As the lay of the land drops away, we begin down a gentle slope. I notice Caz keeps stopping. Every now and then he looks around the forest with searching eyes. This is Caz taking me for our first off-track walk together (many years ago now but I can still vividly recall this moment) him constantly looking around, checking back over his shoulder. He claims he has been here before but as he stops yet again I grow increasingly nervous. He looks lost to me.
We push through the light scrub and fallen logs. The walking is slow and precise - stepping carefully through long grass, pushing past lanky stalks of cassinia, resting a hand on the rough skin of stringybarks.
Our destination is Moses Rock - a pinnacle that towers over the Nymboida River valley in Nymboi-Binderay National Park. There's a road named after it - Moses Rock Road, which is the starting point for many an adventure on this blog: packrafting, liloing, camping. However, Moses Rock is not marked as such on the topographic map (Clouds Creek 1:25,000). It's a few kilometres past Fish Back Rock, another jumbled uprising worth stopping and exploring on the way in or out. Moses Rock is a shortish bush-bash from the main road.
This kind of off-track walking reminds me of exploring the hills behind the farm I grew up on. The forest is similar: bladey grass and eucalpyts. So, technically it is not my first time off-track but I knew that farm forest like the back of my hand. I simply had to walk up into the trees, back down to the paddocks. Here, I am quickly surrounded by a horizonless landscape. Closed in by trees. But, it is not uniform, and, explains Caz, that is the first rule of off-track walking. As we are planning on returning the same way we came in, it is important to turn around and take note of how the bush looks in reverse. Because it looks completely different.
By appearing lost, Caz is making sure we don't actually get lost. I join in; turning around every hundred metres or so and taking note of distinctive looking trees - one with a severe left lean, behind it is a tall burnt out stump and further back a stringybark that is redder and fatter than the rest. It is the first and best lesson in off-track walking - keep an eye out, be observant, notice the landscape you are walking through not just for its beauty but for navigation.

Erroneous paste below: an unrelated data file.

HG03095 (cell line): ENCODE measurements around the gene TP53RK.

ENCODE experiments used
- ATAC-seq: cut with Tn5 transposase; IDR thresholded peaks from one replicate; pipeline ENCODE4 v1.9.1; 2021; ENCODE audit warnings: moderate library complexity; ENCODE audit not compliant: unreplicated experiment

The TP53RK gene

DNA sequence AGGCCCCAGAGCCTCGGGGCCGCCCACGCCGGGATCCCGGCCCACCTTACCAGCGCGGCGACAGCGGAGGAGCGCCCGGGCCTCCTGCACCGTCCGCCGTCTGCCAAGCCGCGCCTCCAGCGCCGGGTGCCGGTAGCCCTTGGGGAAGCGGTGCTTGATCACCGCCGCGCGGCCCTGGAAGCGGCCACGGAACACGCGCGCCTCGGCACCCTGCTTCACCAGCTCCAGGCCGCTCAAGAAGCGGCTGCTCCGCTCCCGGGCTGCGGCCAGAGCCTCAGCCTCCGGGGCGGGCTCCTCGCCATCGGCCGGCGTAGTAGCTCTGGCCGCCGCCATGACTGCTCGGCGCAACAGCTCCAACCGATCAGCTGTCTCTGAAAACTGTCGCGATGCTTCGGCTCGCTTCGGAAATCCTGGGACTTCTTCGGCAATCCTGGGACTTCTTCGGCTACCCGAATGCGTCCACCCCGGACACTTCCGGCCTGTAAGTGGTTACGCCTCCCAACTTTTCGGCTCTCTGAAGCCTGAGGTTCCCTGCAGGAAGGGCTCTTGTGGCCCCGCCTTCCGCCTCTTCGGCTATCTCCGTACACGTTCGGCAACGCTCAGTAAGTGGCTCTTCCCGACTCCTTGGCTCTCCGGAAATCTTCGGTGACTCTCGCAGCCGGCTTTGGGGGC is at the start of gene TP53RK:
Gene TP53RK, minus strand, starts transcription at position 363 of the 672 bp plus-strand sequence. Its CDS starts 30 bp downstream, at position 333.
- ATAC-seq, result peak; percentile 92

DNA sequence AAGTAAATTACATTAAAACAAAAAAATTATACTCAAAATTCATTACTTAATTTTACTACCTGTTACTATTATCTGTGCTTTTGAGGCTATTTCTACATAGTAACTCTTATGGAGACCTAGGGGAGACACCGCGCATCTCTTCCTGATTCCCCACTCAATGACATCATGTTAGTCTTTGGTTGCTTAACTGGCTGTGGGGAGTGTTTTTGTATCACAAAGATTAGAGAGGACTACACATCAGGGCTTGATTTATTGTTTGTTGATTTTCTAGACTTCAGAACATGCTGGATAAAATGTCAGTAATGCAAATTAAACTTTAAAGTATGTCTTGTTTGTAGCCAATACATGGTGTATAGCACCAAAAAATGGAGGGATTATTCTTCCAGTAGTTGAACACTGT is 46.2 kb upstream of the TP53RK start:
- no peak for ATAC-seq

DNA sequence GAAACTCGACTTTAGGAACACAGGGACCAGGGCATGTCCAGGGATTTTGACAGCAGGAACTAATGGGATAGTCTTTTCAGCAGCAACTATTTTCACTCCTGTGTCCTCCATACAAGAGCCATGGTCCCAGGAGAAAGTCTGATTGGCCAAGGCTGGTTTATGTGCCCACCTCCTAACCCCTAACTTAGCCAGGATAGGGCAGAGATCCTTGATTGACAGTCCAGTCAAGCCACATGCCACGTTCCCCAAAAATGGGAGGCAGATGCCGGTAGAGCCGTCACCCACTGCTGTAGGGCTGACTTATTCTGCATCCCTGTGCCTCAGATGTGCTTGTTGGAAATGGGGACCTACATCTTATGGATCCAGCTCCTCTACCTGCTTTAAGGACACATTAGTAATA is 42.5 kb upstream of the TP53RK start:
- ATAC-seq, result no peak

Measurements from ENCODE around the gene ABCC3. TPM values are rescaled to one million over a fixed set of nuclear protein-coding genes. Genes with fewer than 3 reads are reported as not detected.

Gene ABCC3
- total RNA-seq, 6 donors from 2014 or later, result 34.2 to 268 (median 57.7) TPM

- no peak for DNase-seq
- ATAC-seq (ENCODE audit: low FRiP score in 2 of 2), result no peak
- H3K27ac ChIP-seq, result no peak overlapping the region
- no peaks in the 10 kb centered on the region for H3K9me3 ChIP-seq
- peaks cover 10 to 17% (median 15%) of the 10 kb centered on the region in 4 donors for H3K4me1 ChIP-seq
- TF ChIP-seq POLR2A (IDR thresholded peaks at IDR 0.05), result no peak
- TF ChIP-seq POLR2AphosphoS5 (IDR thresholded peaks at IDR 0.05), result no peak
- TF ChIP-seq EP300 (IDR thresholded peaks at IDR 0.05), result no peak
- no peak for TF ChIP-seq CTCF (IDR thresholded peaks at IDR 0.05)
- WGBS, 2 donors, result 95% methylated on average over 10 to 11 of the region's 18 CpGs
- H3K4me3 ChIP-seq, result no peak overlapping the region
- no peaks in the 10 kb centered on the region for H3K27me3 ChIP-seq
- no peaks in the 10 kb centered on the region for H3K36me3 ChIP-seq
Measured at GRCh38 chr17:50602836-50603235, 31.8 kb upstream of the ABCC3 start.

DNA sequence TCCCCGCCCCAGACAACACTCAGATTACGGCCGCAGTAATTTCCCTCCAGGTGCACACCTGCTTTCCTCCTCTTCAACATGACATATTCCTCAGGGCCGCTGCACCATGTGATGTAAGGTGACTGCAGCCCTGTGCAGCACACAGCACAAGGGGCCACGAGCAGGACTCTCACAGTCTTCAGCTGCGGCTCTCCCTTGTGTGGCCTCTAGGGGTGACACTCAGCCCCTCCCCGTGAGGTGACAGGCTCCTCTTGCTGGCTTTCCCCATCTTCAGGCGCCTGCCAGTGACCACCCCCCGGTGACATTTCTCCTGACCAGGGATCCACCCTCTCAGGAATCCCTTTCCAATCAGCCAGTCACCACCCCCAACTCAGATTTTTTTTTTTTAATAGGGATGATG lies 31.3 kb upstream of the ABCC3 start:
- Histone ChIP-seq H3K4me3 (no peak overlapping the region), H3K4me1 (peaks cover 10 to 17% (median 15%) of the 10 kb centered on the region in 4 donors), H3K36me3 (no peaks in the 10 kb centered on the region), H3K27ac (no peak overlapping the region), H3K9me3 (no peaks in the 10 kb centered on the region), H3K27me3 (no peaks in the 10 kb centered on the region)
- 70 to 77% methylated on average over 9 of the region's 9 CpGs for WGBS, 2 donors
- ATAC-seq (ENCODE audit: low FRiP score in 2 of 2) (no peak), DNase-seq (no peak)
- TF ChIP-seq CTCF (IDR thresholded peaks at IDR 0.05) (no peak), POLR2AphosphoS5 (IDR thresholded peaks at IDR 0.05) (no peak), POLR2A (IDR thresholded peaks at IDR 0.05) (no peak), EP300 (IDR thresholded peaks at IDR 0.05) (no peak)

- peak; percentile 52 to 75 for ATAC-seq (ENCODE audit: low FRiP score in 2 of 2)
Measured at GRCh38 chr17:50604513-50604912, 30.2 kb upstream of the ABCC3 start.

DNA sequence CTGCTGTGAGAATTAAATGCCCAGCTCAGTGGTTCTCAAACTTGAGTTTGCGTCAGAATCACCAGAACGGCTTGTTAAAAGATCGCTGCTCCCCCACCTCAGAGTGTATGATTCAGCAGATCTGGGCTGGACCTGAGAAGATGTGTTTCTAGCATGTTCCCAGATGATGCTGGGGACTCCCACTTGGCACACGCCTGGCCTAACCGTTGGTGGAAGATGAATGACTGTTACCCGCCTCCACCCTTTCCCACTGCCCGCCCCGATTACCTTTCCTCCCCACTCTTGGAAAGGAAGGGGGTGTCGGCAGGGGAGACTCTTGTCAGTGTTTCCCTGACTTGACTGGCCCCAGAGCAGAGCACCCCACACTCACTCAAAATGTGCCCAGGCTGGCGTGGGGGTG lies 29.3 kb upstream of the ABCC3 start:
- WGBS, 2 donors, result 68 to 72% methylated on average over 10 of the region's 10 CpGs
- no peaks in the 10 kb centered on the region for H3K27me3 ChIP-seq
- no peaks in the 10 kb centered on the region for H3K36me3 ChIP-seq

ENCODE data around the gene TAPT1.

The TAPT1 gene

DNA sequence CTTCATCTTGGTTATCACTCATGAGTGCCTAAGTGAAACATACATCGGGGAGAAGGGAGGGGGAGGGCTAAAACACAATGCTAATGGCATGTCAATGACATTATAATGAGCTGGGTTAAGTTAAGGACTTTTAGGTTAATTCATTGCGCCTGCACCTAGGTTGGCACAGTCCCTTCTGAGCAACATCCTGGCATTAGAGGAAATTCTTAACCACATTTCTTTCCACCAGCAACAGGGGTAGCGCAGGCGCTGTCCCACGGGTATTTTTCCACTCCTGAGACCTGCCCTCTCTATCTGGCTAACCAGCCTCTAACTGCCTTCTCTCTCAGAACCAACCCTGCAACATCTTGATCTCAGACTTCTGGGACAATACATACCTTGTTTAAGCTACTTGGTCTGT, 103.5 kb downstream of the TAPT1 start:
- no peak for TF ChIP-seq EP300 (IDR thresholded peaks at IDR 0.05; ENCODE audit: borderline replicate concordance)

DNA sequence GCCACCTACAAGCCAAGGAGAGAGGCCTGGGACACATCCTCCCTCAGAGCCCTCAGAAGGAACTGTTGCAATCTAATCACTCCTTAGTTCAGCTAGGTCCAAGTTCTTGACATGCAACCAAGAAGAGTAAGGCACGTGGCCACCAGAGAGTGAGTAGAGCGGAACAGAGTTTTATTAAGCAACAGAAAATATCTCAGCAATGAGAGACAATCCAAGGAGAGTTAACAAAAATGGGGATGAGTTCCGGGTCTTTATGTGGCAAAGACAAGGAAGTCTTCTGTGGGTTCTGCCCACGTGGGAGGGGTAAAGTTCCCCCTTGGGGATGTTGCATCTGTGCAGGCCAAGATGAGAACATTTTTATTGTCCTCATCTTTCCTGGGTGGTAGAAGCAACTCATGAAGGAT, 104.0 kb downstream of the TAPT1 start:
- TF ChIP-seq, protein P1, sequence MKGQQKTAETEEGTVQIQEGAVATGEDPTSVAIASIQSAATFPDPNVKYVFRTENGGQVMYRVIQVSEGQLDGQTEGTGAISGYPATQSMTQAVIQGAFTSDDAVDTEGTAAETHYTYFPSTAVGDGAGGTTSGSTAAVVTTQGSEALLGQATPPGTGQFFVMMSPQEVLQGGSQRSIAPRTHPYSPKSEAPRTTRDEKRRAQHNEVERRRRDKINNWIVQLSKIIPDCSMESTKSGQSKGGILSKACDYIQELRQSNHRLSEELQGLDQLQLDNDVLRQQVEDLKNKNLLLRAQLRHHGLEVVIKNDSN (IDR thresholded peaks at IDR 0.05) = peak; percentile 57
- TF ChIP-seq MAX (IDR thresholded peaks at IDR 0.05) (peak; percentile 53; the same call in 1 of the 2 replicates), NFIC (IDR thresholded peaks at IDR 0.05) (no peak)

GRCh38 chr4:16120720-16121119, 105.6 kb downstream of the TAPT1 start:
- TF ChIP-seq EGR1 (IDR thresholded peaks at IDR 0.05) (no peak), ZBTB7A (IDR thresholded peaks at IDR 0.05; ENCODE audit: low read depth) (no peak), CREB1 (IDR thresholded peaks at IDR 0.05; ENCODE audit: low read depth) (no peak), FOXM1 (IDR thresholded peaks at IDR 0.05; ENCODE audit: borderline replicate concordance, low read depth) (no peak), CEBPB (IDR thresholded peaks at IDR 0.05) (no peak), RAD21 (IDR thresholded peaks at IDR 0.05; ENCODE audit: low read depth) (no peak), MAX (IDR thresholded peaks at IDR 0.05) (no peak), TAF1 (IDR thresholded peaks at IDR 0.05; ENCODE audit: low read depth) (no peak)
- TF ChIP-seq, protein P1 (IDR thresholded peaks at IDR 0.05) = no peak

We continue this routine until we reach Moses Rock and the stunning view makes me ignore everything else. There are some loosely balanced rocks that bring butterflies to my stomach when I step across and it feels like the whole tower is toppling. But, everything holds. I climb up through a small hole to reach the flat rocks on top and there we enjoy lunch.
This river is so scenic. Nymboi-Binderay is the Aboriginal name for ‘the mighty river'. Scarred trees, where canoes were carved from the trunks, are dotted throughout the park providing evidence that the local Gumbaynggirr people paddled here. We are not heading down the final 200m drop to the river today. The view is enough, don't you reckon.
As we finish lunch, I notice dark clouds gathering to the west and it is not long before the first rumble of thunder reaches us. Farewelling the mighty view over the mighty river we use the visual clues we picked up on the walk in. All that stopping and looking around, picking out particular trees and logs, now act as Hansel and Gretel's breadcrumbs to lead us back to the road and quite precisely to our car. Never truly lost, said outdoor legend Paddy Pallin. Even if you might look it.
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